i think you got it with your statement, im guilty of that myself, i bought a loaded 2004 ranger 4x4 fx4 level 2, once the dust settled it was 34k, it had the 4.0 L motor and a 5 speed tranny, i had this 3 years and bought a 2006 F150 4x4 XTR 5.4 with same options as the Ranger had, got the same mileage as my ranger and the F150 was 32k. I figured why not get the bigger truck for less money, roughly same mileage and i could now tow a 25 ft 5th wheel trailer, pack alot more stuff in the box, carry up to 6 adults comfortably etc etc...

It would be nice if Ranger made a comeback but Ford needs to concentrate on improving the F150 before the new O'Bama mpg requirements kick in. These trucks must reach 30 mpg in a decade. Some trucks have a LONG way to go.

When you say your '04 Ranger was $34k, are you including interest on a loan? The MSRP on that truck was $26k.

My previous post was slightly off topic, so here is a post on target. I'll reserve the thought that a mid-size from Ford will eventually show up as a F-100 anyhow. So onto my honest thoughts of the Ranger returning as a true compact truck>>>

If anyone can pull off a compact truck right now, Yes, Ford CAN DO THIS!!! With the Transit Connect platform or even the platform used for the Escape, they would be off to a good start with platform sharing. Fuel efficiency and practicality would be the primary focus of marketing this truck. I also feel like a FWD uni-body would be the way to go with smaller payload/towing numbers. I would think 1000 lb. payload and 3000 lb towing would have to be the minimum numbers while achieving a minimum 30 MPG. I would still hope to see a CrewCab model with room for 4 adults. I wouldn't expect it to be incredibly spacious but at least par in cabin room with a compact car. If on a platform that would allow for a low bed floor height, keep the bed rail high enough to allow the volume to remain high since the bed length would most likely be 60" or shorter. Another great advantage of a low bed floor height would be the ease of loading motorcycles, ATV's and lawn equipment and should be marketed as such. Modern creature comforts would be a given and with multiple trim levels from bare bones models with fleets in mind all the way up to and including a Limited trim package. Yes, if that trim package sells for the Escape, a compact CUV, why wouldn't it work for a compact truck as well. I also believe having a creative catalog of factory accessories would truly open up the eyes of prospective buyers of how this small truck could be the Swiss Army knife to many outdoor activities. Many of these activities don't require huge payload or towing numbers either, so I would expect to see a multitude of bike, boat, ski roof rack and hitch mounted accessories.

In addition to a base FWD model, I would also love to see an AWD version with a slightly higher ride height and more rugged looks to appeal to the outdoor crowd. I can already see that second illustration in a matte olive green, wheel tracks bumped out slightly with blacked out wheels at SEMA with whitewater boats on the roof, camping gear in the bed and mountain bikes on a hitch rack.

The more I think about this compact concept truck in my mind, the less I think about a new mid-size. I would be interested in hearing more honest and constructive ideas from you all. Anyone? Anyone? Bueller? Bueller?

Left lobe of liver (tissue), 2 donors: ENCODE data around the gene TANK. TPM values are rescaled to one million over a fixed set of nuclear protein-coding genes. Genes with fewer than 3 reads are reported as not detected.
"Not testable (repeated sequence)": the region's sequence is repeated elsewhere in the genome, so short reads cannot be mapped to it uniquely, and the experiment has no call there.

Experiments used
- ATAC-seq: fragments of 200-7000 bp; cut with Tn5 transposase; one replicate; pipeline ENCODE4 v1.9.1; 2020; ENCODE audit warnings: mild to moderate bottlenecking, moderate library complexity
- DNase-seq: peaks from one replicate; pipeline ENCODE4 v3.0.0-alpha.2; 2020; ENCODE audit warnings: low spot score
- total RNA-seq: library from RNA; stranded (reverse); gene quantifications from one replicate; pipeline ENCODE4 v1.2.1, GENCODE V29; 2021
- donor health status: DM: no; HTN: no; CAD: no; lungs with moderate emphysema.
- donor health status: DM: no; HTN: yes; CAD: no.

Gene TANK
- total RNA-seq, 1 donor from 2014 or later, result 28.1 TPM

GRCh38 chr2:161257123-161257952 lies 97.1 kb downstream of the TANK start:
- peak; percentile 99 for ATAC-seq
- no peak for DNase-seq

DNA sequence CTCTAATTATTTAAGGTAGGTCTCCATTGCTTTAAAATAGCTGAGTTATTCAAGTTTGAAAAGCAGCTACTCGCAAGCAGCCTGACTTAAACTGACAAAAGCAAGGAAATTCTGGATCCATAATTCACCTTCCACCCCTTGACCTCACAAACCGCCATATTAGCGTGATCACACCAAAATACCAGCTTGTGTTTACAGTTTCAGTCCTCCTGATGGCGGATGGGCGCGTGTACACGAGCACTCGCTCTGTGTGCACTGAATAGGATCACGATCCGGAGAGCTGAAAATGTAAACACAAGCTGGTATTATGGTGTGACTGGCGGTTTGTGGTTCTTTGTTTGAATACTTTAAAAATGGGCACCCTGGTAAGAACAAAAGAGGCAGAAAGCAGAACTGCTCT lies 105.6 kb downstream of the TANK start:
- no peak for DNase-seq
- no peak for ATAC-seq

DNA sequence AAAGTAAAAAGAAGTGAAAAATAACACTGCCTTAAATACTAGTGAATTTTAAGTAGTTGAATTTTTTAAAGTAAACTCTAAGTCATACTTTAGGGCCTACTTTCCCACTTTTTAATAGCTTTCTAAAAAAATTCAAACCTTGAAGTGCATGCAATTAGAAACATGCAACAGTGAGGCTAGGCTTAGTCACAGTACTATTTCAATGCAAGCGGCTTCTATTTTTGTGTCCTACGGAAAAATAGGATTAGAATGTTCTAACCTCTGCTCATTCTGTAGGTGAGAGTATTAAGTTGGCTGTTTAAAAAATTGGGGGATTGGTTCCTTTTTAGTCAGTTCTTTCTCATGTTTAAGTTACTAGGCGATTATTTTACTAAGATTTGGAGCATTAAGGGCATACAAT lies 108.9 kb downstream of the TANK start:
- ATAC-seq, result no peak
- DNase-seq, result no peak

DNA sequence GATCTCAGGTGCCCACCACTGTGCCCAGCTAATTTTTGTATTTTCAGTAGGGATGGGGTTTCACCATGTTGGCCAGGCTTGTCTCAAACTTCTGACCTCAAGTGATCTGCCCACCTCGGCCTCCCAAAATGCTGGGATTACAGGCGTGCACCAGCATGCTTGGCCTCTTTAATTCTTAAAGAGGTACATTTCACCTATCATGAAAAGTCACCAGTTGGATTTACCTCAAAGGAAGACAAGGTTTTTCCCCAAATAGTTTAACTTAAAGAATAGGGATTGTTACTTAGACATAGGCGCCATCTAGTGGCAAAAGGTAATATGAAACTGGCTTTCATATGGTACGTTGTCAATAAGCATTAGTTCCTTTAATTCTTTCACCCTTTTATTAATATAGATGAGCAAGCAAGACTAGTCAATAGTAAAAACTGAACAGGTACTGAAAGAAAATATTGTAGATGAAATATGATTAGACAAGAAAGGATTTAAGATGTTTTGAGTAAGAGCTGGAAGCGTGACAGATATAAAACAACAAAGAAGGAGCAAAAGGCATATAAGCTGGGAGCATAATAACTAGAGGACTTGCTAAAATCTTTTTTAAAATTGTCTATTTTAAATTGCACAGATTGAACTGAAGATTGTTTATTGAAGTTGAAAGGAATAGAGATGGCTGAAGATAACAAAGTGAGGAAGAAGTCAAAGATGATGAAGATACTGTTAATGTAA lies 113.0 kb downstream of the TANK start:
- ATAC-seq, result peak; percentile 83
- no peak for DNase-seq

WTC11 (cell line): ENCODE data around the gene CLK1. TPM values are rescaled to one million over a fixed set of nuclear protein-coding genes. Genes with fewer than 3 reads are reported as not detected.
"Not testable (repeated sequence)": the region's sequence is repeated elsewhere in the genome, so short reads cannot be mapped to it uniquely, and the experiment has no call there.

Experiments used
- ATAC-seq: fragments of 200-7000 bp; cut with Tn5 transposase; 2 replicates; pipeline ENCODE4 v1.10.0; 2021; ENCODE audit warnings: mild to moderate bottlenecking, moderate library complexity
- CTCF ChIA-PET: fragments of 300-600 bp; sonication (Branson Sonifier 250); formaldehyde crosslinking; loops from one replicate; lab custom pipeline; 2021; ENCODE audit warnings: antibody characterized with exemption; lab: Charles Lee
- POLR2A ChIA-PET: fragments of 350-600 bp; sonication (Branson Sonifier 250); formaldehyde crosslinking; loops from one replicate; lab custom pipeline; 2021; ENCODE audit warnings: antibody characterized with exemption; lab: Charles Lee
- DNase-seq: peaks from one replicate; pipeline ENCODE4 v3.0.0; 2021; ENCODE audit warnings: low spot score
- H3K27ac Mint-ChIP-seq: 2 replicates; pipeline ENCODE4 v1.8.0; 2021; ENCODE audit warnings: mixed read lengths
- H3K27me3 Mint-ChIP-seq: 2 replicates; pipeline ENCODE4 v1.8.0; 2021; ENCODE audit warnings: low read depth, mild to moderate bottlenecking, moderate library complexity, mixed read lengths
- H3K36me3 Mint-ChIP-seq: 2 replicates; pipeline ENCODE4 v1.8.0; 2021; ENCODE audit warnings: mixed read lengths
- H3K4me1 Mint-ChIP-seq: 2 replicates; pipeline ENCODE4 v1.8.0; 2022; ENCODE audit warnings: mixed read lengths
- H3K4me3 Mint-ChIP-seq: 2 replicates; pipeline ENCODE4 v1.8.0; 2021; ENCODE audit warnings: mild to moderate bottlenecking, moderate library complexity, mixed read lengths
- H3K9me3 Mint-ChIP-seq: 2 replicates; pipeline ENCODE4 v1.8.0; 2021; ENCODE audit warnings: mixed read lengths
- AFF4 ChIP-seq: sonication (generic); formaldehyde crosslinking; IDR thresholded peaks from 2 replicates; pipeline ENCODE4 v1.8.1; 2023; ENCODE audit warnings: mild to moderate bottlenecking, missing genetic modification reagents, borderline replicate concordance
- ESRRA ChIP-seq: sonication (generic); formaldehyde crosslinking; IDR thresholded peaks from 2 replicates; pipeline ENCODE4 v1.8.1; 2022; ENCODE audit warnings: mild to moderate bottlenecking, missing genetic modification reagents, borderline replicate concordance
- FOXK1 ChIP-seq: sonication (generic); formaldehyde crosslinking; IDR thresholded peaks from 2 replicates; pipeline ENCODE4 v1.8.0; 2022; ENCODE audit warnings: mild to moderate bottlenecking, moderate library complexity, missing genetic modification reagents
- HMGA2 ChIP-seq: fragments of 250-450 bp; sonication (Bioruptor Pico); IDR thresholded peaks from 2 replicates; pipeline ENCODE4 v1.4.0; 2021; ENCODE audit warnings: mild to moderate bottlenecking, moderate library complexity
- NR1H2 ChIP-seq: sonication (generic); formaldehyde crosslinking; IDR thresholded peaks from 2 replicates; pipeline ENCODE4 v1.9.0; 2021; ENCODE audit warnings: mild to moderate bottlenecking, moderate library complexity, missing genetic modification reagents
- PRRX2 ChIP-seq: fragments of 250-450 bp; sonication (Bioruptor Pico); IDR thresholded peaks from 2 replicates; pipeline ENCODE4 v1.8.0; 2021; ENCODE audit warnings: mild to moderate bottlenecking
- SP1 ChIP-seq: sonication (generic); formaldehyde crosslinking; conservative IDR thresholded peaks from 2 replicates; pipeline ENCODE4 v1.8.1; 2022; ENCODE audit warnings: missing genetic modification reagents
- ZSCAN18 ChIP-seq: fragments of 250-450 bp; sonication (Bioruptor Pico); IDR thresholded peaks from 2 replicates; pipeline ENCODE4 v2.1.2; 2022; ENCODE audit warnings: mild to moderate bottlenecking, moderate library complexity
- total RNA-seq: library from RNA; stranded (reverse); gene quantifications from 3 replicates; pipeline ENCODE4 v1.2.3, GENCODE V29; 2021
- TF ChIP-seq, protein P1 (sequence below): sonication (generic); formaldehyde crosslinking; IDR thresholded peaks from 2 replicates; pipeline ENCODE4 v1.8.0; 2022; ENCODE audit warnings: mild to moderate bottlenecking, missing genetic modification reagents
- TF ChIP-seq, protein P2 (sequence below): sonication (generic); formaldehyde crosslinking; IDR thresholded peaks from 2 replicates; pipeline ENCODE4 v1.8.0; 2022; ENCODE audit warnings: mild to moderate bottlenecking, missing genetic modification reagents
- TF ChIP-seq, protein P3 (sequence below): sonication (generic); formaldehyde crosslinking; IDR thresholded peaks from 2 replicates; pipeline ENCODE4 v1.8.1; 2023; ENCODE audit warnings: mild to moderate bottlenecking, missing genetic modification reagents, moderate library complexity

@Brian in NC: Personally, I think you're overestimating what the compact market wants or needs in a truck. Yes, I do agree that a 1000 pound payload is a good number when you count the driver and passengers, but my Saturn Vue was only rated for 2,000 pounds behind it and did very well moving personal gear from an Estate closing and pulling a 10' covered trailer behind with a 2.2EcoTech (Opel) I-4 with 5-speed stick. Most younger and older buyers of such a compact wouldn't need more than that.

Save the higher specs: 1000-1500 pounds on board and 3000-5000 towing for the legitimate "mid-sized" trucks and let the bigger loads ride the full size trucks. Honestly, the 'empty nest' families and the young, single market doesn't need or especially want anything bigger.

I think if Ford puts the 3.2l I5 diesel into their next generation of F150 and sells it at an affordable price, I wouldn't see the need for a Ranger, the MPG's can be had with a larger more capable truck. For a smaller footprint buyers can select a shorter bed and regular cab. On top of that, maybe trucks will get smaller in the future? With MPG requirements that need to be met, I wouldn't rule it out.

This article inspired me that a F-150 diesel could be likely:

@Josh - the emission rules most likely will kill the short box reg cab 1/2 ton. The best way for car companies to exploit the new mpg/emission rules is to build a truck large enough to fall in at the low end of the full sized pickup bracket.
The new Colorado will most likely fall into that spot with the crewcab and extended cab models. The shorter reg cab will unfortunately have to face being the heavy weight in the smaller mpg/emissions class which means having to face tougher requirements. GMC has said they will build the Colorado and another lifestyle truck. That would be a way to target both emissions/mpg classes.
If Ford is to enter this market, they most likely will target being the light weight in the smaller size emissions class. That would mean a trucklet based on the Transit Connect. There have been rumours of that possibility.
They most likely will set up shop in the USA to build the Transit Connect and it would therefore be easy to modify it to make a trucklet.